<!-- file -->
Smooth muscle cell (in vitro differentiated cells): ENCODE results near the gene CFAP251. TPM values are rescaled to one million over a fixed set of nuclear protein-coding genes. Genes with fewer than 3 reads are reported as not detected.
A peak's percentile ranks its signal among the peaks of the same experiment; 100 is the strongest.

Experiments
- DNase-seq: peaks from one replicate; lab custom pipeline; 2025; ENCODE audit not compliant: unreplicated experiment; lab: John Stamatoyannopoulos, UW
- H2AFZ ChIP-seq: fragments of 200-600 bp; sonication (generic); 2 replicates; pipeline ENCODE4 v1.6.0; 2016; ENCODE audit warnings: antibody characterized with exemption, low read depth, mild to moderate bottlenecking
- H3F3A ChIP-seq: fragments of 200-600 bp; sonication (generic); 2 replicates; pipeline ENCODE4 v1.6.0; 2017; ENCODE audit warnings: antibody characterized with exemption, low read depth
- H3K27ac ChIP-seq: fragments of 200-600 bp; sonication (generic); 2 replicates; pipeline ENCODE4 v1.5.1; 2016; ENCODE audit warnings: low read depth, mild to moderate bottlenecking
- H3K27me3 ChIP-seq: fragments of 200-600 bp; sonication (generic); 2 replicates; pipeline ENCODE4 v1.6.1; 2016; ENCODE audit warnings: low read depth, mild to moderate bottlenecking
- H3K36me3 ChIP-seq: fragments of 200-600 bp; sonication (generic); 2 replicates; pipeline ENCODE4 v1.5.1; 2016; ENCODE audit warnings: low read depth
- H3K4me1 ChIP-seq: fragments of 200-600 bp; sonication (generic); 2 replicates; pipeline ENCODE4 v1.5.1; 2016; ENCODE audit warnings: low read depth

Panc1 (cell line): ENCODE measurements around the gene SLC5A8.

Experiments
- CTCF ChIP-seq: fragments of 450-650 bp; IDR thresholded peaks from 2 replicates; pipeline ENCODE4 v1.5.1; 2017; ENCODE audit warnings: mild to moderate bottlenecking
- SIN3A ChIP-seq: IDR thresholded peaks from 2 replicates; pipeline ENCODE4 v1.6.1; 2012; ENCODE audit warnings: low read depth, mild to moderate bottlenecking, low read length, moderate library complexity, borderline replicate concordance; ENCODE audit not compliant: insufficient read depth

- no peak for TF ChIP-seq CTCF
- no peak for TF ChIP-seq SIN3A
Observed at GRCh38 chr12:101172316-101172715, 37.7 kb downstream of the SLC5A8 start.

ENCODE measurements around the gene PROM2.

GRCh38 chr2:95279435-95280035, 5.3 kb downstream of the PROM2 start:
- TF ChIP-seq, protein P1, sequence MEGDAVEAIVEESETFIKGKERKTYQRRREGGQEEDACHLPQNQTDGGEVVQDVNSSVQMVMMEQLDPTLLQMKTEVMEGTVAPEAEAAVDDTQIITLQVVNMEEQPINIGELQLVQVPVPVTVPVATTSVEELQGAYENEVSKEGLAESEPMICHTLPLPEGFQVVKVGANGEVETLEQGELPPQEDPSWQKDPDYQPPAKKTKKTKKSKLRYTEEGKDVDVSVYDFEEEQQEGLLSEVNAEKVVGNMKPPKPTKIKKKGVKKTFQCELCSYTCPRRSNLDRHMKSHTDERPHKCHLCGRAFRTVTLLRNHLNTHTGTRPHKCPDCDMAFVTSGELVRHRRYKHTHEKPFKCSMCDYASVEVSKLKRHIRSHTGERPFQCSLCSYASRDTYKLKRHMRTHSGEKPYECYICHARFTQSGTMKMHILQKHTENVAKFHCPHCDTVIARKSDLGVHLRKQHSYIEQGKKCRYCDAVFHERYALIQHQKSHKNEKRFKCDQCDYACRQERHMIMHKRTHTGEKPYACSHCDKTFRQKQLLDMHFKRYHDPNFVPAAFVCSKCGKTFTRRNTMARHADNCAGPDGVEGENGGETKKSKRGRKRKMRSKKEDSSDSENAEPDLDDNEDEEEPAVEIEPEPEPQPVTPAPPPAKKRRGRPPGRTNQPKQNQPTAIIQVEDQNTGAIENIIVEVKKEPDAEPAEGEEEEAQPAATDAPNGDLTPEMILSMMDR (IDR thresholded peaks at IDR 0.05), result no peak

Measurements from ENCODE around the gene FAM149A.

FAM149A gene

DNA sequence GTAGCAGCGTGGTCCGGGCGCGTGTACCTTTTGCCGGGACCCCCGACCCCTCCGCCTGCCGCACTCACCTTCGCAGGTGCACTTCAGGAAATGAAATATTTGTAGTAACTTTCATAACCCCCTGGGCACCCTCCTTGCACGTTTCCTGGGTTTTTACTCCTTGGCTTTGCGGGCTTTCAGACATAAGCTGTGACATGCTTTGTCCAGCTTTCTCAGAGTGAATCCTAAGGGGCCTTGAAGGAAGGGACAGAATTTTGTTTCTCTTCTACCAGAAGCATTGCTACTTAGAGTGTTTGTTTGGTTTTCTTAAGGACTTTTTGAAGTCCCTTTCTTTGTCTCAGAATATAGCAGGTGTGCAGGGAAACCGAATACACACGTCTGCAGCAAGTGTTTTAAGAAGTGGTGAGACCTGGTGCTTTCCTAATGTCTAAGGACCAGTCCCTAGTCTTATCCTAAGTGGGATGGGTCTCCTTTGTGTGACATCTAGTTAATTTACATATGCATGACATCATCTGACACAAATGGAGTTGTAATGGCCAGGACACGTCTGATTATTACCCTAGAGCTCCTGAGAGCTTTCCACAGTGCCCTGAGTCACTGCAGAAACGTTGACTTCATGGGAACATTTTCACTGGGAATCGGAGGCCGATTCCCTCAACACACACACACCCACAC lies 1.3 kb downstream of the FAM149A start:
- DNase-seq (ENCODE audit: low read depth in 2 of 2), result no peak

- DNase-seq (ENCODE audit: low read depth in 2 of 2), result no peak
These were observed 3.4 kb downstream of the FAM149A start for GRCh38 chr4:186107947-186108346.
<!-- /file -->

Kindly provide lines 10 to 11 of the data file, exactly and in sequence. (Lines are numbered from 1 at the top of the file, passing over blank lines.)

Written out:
- H3K4me1 ChIP-seq: fragments of 200-600 bp; sonication (generic); 2 replicates; pipeline ENCODE4 v1.5.1; 2016; ENCODE audit warnings: low read depth

Panc1 (cell line): ENCODE measurements around the gene SLC5A8.